When Should I Lodge a Caveat? (2020 Update)
A caveat is a legal document which notifies others of your interest in a piece of land. Find out when caveats are used in this article.
What is a caveat?
A caveat is a statutory injunction which notifies others of your interest in a piece of land. A good way to look at it is to see it as a warning which alerts others that someone else has an interest in the land. Lodging a caveat will prevent any transactions taking place, unless an exemption applies.
A person normally lodges a caveat (the caveator) in the following situations:
- To protect a lease or mortgage
- Where a lender wants to secure a home loan
- To protect a purchaser’s interest under a contract for sale
- To delay the sale of land
- Where someone has an equitable interest in the land
Your caveat will appear on title searches of the land, however it will only appear on the certificate of title if you specifically request for it to. The effect of this is that it will prevent the registration of any other dealings in conflict with your interest. It does so not only by notifying other parties of your interest but by also directing the Registrar General not to register any dealings inconsistent with the interest you claim. It’s important to consult a lawyer as a caveat can be rejected for a number of reasons. This includes if the details aren’t correct or if you fail to state your interest in the land.
Caveats are often lodged where a person has an equitable, but not a legal interest in land. This title is not “true ownership”, and ordinarily, this type of interest can be overridden by legal ownership. The only way an equitable interest can be enforced is by the Court. If you lodge a caveat, it will prevent any dealings from occurring until it has been determined by the Court.
How do you lodge a caveat?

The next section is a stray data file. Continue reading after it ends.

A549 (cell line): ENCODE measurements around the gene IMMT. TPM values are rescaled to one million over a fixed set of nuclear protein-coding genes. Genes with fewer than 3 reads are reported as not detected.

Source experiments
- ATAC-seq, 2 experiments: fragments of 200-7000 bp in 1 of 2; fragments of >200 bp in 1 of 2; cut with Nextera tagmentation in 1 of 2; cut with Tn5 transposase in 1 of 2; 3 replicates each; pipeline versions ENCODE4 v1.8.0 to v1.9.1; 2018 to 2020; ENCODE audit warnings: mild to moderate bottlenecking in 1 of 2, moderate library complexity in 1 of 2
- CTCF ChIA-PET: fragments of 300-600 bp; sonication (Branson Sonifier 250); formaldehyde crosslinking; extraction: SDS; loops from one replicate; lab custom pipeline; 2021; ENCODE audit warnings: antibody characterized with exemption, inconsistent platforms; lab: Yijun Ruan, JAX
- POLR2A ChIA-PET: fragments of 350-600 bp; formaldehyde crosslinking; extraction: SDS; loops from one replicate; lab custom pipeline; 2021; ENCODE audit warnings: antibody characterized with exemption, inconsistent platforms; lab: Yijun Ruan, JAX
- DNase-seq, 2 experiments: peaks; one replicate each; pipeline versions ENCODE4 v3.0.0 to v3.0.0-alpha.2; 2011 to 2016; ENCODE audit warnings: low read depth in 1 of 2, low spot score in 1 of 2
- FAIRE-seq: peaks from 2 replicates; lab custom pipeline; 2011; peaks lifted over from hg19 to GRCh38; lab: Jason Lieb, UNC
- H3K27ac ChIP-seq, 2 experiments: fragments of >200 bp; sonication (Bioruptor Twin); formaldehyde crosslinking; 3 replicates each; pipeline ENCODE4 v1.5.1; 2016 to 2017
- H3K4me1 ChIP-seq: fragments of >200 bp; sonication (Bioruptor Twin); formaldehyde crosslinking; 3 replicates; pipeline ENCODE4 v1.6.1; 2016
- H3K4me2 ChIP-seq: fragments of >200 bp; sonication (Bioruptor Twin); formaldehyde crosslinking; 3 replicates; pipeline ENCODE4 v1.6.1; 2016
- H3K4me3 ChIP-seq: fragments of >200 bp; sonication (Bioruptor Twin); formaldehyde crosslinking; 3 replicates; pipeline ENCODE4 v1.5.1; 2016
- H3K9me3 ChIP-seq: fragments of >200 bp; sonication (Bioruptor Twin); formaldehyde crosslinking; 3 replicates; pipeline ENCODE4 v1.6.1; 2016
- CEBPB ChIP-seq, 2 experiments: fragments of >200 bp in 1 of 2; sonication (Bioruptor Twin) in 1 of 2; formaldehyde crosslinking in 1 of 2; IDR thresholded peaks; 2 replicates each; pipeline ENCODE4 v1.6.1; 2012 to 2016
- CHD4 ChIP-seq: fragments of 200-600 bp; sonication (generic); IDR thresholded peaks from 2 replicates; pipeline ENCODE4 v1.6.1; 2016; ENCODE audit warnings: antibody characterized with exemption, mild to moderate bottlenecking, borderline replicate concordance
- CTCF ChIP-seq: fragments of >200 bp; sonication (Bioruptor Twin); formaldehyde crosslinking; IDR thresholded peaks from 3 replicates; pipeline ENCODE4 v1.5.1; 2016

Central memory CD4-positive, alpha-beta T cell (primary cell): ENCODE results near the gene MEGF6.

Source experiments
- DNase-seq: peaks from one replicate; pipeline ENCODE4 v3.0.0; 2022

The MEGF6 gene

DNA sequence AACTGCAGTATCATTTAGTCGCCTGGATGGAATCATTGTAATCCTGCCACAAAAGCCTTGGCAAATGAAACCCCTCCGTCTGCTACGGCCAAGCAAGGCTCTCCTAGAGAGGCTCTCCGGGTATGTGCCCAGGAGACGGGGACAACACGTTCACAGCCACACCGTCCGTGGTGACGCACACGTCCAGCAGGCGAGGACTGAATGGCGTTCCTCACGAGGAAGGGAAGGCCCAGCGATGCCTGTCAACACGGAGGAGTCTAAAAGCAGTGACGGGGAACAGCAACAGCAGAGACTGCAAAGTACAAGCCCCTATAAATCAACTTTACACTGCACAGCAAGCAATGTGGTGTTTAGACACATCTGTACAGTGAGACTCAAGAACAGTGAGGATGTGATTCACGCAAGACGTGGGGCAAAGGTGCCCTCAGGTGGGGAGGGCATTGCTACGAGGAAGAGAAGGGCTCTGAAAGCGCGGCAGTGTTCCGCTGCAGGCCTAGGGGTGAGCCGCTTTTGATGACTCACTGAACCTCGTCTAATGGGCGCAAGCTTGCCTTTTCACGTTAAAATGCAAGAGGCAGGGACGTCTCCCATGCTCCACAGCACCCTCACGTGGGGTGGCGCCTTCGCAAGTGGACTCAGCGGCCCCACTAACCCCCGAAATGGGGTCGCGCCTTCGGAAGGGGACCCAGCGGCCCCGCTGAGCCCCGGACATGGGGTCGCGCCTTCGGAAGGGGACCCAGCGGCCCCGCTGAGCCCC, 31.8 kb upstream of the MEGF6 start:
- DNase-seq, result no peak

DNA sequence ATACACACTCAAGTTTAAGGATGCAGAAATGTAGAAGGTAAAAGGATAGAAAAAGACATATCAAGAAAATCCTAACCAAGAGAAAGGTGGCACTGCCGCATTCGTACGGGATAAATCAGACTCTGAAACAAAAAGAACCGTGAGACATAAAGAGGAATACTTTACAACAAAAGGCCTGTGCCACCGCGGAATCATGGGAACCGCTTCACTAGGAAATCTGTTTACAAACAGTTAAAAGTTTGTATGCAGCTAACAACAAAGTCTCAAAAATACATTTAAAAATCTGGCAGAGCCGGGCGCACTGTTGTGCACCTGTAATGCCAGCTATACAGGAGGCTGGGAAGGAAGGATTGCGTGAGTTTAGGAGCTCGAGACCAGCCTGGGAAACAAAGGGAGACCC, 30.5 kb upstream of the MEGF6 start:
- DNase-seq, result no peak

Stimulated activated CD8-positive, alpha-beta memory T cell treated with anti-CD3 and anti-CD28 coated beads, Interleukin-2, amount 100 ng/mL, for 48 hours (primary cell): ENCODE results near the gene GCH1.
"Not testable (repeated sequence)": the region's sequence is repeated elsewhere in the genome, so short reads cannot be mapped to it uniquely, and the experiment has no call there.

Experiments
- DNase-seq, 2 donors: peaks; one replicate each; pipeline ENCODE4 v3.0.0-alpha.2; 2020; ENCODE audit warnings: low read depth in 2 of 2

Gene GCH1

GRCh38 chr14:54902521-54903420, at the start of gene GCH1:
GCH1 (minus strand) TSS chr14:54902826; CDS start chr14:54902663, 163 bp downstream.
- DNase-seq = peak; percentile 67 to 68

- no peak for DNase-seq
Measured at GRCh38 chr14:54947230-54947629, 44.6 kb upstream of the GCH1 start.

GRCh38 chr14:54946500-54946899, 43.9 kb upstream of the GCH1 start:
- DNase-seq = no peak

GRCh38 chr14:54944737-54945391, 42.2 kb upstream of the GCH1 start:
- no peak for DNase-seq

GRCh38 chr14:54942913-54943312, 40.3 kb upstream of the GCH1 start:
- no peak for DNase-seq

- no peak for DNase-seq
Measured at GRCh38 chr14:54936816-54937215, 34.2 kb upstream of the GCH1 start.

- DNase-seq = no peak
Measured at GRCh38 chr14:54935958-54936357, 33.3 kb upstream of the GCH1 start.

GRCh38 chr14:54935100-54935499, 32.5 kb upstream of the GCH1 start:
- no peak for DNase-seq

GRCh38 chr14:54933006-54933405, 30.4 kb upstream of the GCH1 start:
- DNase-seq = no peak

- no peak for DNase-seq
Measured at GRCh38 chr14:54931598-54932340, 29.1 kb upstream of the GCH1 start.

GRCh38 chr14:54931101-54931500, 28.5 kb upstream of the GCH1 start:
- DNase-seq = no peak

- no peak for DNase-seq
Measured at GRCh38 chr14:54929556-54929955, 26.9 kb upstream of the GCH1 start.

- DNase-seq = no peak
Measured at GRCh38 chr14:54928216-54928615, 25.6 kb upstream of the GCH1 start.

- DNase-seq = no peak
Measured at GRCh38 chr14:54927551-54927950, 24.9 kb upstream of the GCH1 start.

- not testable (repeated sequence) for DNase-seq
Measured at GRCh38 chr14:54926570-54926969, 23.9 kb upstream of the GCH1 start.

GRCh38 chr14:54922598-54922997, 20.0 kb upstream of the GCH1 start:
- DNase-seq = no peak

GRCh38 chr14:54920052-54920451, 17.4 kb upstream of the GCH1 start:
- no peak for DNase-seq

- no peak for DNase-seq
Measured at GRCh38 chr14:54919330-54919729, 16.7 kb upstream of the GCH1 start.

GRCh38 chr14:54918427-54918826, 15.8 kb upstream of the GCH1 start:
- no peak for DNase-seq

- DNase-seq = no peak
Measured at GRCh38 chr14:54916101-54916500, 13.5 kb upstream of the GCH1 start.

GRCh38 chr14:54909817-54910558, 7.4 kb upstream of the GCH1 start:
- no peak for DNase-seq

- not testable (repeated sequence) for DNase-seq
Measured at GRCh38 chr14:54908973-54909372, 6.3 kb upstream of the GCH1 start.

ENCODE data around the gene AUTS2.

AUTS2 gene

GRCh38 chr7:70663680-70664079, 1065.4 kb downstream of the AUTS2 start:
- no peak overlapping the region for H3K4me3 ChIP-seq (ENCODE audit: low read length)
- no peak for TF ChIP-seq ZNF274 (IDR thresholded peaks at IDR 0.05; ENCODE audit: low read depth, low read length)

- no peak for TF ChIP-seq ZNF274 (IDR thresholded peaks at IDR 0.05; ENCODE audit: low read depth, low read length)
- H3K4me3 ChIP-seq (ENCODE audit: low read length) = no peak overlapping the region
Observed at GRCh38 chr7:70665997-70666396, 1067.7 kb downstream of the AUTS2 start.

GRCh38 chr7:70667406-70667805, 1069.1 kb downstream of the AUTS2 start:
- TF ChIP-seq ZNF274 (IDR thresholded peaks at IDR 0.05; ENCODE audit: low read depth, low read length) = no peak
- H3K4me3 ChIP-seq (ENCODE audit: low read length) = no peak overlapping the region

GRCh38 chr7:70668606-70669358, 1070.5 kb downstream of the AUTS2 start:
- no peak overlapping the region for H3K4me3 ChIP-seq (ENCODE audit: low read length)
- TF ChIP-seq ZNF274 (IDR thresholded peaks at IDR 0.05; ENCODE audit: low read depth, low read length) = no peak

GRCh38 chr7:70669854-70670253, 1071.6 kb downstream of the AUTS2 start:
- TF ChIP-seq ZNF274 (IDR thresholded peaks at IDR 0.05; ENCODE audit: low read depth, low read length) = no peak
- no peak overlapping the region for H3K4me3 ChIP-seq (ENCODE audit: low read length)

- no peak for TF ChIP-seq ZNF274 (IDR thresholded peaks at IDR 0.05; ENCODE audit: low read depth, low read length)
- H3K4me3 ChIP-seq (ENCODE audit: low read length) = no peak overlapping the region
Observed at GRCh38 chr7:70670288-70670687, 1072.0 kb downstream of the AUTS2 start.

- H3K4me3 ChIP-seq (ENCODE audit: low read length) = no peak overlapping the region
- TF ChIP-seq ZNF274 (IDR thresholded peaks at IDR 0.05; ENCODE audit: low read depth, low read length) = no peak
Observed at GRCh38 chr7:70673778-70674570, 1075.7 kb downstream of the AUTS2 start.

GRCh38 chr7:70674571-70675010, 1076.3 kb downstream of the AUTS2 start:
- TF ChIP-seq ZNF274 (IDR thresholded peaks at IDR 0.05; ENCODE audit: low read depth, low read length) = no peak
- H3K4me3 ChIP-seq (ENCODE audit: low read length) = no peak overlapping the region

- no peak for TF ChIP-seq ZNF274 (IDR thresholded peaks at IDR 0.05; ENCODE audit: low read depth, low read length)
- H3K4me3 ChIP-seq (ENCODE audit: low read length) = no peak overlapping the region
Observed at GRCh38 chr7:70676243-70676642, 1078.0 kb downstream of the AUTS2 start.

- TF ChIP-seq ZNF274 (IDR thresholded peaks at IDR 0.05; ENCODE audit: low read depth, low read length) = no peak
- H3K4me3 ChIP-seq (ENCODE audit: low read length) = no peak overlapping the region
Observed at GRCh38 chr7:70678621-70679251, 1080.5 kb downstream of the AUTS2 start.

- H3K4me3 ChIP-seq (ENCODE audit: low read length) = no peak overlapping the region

In NSW, you lodge a caveat through the Land Registry Services. However, every state and territory in Australia has a differing office for registering caveats. However, this can be a complex process and a mistake can result in losing a property so it’s important to use a property lawyer.
How does a caveat lapse?
1. Application by the registered proprietor
You can object to a caveat by issuing a lapsing notice. A lapsing notice (normally sent by someone with legal title to the land), informs the caveator that their claim is due to lapse. The caveator then has 21 days to apply to the Supreme Court for it to be extended. A person with legal interest in the land can also apply directly to the Court if the caveat was lodged ‘without reasonable care’.
A caveator can withdraw their caveat by lodging a form 08WX. This form must be signed by you or your lawyer and be lodged by hand.
Do I need to lodge a caveat after exchange of contracts?
Until you are in a position to register your interest, which is usually after settlement once you obtain and register a transfer, a caveat should be registered to protect your unregistered interest. This could protect you from any new mortgages entered into before settlement by notifying lenders of your interest, or if a dishonest vendor attempts to sell the property to someone else, directing the Registrar General not to register the dealing.
Ways in which a dealing could be registered once you have registered a caveat includes:
- Removing it through lodging a withdrawal
- Providing your written consent to the registration of the dealing
- By the other party serving a lapsing notice, which would lapse and remove your caveat automatically within 21 days if the caveator does not apply to the Supreme Court to obtain an extension for their caveat
- A party obtaining an order of the Court to remove the caveat
If you have recently exchanged contracts, or have an interest in land, it is important to know your rights so that you can protect your interest. If you are in a situation where your interest could be at risk, it is important to seek advice from a property lawyer.
Mikail is a Paralegal working in our content team, which aims to provide free legal guides to facilitate public access to legal resources. With a passion for increasing access to justice and how technology can enhance this, his research explores how the law is adapting to emerging technologies and how this affects consumers and businesses alike.